Tuesday, March 25, 2014

Book Review: "The Lady of the Lake" by Sir Walter Scott

“Harp of the North! that mouldering long hast hung
On the witch-elm that shades Saint Fillan's spring,”

Thus begins one of the loveliest poems composed by man. I have never been a great reader of poetry as I find it tends to make me too introspective and musing and generally overly romantic, yet poetry can live and breathe in such magical ways and I have always dreamed of finding that poetry which would swirl, the way people describe its behavior in books. No doubt you wonder why I give these details? Because all of the above describes “The Lady of the Lake”. It is whimsical and romantic yet it pounds with adventure and battle tension, the poetry going from sylvan to warlike with startling swiftness. One moment you are enjoying mountain vistas and then with a sudden whirl about you are in the midst of scenes of war, dashing you in hopeless delight and heart-stopping power along with it. The poetry mingles things borrowed from history with the things of legend so that the one does not leave before the other begins. Scott based the poem in places he knew well and his love shines through the words. Perhaps he did make the place a little more romantic than it truly was, but he did it so perfectly that in his story and writing he created a flawless world of his own. I was not expecting to be swept away by this poem, but I found myself caught into this work that weaves the richness of countries discovered with that of fairytales.

“The wild rose, eglantine, and broom
Wasted around their rich perfume;
The birch-trees wept in fragrant balm;
The aspens slept beneath the calm;
The silver light, with quivering glance,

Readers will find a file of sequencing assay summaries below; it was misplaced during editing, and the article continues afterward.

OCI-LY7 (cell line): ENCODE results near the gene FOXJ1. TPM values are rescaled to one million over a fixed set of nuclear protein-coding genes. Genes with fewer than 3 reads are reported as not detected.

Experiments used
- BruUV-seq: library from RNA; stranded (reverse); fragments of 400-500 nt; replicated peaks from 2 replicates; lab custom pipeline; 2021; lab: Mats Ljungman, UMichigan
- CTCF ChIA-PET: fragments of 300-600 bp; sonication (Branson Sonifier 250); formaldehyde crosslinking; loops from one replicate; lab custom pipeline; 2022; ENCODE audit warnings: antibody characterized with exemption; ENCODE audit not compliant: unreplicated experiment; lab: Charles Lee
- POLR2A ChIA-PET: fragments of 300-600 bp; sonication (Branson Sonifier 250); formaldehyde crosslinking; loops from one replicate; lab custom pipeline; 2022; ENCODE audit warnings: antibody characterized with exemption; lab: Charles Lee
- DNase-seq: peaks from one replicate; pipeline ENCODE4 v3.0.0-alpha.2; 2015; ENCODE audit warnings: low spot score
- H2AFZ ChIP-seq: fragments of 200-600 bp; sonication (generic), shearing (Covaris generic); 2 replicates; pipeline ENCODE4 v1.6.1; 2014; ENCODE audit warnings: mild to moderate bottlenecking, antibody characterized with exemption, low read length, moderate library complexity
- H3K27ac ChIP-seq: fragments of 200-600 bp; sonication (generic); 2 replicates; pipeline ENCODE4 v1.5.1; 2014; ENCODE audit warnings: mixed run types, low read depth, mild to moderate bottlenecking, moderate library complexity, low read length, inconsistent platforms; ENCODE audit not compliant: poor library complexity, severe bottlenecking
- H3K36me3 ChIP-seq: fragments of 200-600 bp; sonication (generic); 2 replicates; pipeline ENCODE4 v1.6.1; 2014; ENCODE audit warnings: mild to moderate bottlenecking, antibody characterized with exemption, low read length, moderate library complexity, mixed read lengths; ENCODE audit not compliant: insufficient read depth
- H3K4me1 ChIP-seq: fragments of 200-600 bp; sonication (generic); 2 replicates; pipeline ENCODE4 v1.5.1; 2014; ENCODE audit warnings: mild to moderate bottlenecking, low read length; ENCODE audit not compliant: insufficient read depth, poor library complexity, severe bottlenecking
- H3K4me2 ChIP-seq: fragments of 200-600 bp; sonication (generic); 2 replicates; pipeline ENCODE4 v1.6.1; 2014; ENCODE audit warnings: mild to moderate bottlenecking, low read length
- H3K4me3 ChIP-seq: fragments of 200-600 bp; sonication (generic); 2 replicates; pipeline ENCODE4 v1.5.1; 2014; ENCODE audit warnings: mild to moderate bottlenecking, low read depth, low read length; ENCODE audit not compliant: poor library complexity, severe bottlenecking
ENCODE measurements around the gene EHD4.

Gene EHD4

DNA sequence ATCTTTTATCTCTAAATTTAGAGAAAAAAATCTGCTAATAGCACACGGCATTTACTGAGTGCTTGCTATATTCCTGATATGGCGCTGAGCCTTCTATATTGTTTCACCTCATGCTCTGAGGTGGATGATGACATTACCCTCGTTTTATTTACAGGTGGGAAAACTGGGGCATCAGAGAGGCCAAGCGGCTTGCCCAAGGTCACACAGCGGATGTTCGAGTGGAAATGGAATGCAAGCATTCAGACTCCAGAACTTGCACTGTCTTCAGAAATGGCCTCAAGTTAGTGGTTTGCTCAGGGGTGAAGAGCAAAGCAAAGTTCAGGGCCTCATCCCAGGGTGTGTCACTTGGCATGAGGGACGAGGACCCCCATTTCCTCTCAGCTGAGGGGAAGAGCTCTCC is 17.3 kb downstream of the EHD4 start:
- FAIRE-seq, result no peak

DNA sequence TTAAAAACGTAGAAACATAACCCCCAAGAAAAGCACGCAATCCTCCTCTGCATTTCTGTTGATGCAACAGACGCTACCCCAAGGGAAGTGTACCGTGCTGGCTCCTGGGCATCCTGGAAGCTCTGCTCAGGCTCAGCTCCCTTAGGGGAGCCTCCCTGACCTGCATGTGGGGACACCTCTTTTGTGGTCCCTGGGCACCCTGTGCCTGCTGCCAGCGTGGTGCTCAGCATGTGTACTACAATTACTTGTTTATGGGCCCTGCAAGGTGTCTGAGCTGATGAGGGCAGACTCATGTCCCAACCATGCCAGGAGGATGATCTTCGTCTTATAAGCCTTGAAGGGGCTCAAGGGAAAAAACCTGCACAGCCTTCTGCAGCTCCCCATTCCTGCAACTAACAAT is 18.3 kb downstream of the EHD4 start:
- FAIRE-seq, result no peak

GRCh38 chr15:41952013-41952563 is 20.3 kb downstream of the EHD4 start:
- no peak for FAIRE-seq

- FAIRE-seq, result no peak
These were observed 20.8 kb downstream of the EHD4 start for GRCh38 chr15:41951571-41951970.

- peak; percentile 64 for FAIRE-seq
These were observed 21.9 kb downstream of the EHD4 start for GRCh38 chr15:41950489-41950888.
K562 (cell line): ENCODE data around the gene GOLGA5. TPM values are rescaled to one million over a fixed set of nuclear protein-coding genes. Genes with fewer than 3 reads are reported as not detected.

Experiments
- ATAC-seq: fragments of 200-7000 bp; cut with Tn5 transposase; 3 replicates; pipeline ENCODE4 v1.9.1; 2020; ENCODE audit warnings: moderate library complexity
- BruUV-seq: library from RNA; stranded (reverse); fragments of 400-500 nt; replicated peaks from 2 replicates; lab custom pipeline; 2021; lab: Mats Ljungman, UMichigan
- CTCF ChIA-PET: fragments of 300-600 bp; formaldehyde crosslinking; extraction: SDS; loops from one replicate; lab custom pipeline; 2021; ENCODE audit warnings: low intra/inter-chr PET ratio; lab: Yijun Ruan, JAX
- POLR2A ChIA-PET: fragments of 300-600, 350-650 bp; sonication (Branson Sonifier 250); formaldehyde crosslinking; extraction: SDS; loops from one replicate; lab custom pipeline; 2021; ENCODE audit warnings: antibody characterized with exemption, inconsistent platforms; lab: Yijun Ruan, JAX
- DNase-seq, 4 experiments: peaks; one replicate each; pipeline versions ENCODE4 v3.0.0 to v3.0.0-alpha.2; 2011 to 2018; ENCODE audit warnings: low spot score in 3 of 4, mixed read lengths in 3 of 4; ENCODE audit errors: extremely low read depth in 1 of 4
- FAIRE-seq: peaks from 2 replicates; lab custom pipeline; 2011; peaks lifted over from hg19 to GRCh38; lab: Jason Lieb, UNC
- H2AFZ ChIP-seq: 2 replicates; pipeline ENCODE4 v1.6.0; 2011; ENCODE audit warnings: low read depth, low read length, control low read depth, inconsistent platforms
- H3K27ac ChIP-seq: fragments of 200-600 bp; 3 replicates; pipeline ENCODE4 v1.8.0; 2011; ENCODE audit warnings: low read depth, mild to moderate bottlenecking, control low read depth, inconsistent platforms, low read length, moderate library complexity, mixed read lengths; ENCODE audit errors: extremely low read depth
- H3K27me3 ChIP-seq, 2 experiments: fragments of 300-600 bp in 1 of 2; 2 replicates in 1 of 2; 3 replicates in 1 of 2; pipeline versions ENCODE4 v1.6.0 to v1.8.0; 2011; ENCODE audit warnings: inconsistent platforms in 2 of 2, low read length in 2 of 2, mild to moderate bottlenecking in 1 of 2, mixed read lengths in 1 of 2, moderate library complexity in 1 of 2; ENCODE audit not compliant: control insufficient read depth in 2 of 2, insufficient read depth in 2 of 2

Played on the water's still expanse -
Wild were the heart whose passion's sway
Could rage beneath the sober ray! “

- Canto I: XXXV

Monday, March 10, 2014

Movie Spotlight: Emma (1996)

For my second review, as part of the Jane Austen Review Challenge, I am featuring the delightful and sparkling version of “Emma” starring Gwyneth Paltrow.

Accuracy to book: The story is slightly condensed, but nevertheless it very much keeps the rhythm and atmosphere of the book and point by point stays very close to the original work. Frank Churchill is not quite as unkind and rude to A Certain Person and is not quite as completely deceitful as shown in the book. Not quite as much of John and Isabella is seen in the film, as in the book. However I am not a serious, sign waving, accurate-to-the book-or-die kind of personage. I simply wish the adaptation to be true to the tone of the book, in which point I think the filmmakers and actors made a very pleasing achievement.

Costumes: Of all the period drama wardrobes I have had the pleasure of viewing, Emma's is among my favorites. Each gown is fresh and lovely and becomes her so particularly well, that they are perfectly delightful to view. My personal favorites are the pale lime green gown that she wears when Mr. and Mrs. Elton come to tea, and the Box Hill picnic gown with the ivory colored overdress with the sage green vine pattern upon it. The other characters outfits are also well done. -. the most memorable being Mrs. Elton’s fashionable ensembles, her church one in particular being so...extraordinary, especially in contrast to Emma's simple elegance.